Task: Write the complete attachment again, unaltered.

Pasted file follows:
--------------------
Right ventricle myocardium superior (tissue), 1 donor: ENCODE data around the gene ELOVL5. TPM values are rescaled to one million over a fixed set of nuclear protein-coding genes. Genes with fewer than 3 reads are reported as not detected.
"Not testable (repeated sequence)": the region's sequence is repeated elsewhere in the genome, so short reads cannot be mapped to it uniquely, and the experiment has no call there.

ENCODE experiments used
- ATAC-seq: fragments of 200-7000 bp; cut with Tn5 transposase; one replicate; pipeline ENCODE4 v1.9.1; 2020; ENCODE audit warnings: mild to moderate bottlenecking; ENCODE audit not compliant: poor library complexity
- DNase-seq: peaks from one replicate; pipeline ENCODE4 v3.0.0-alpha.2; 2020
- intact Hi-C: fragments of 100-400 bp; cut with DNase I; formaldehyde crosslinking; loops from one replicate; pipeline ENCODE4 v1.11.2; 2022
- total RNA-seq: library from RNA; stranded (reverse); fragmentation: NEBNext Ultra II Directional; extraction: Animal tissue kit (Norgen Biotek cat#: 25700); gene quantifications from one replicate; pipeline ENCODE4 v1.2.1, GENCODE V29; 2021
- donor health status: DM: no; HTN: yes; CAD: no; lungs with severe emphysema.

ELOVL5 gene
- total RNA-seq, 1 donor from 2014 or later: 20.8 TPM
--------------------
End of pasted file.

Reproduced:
Right ventricle myocardium superior (tissue), 1 donor: ENCODE data around the gene ELOVL5. TPM values are rescaled to one million over a fixed set of nuclear protein-coding genes. Genes with fewer than 3 reads are reported as not detected.
"Not testable (repeated sequence)": the region's sequence is repeated elsewhere in the genome, so short reads cannot be mapped to it uniquely, and the experiment has no call there.

ENCODE experiments used
- ATAC-seq: fragments of 200-7000 bp; cut with Tn5 transposase; one replicate; pipeline ENCODE4 v1.9.1; 2020; ENCODE audit warnings: mild to moderate bottlenecking; ENCODE audit not compliant: poor library complexity
- DNase-seq: peaks from one replicate; pipeline ENCODE4 v3.0.0-alpha.2; 2020
- intact Hi-C: fragments of 100-400 bp; cut with DNase I; formaldehyde crosslinking; loops from one replicate; pipeline ENCODE4 v1.11.2; 2022
- total RNA-seq: library from RNA; stranded (reverse); fragmentation: NEBNext Ultra II Directional; extraction: Animal tissue kit (Norgen Biotek cat#: 25700); gene quantifications from one replicate; pipeline ENCODE4 v1.2.1, GENCODE V29; 2021
- donor health status: DM: no; HTN: yes; CAD: no; lungs with severe emphysema.

ELOVL5 gene
- total RNA-seq, 1 donor from 2014 or later: 20.8 TPM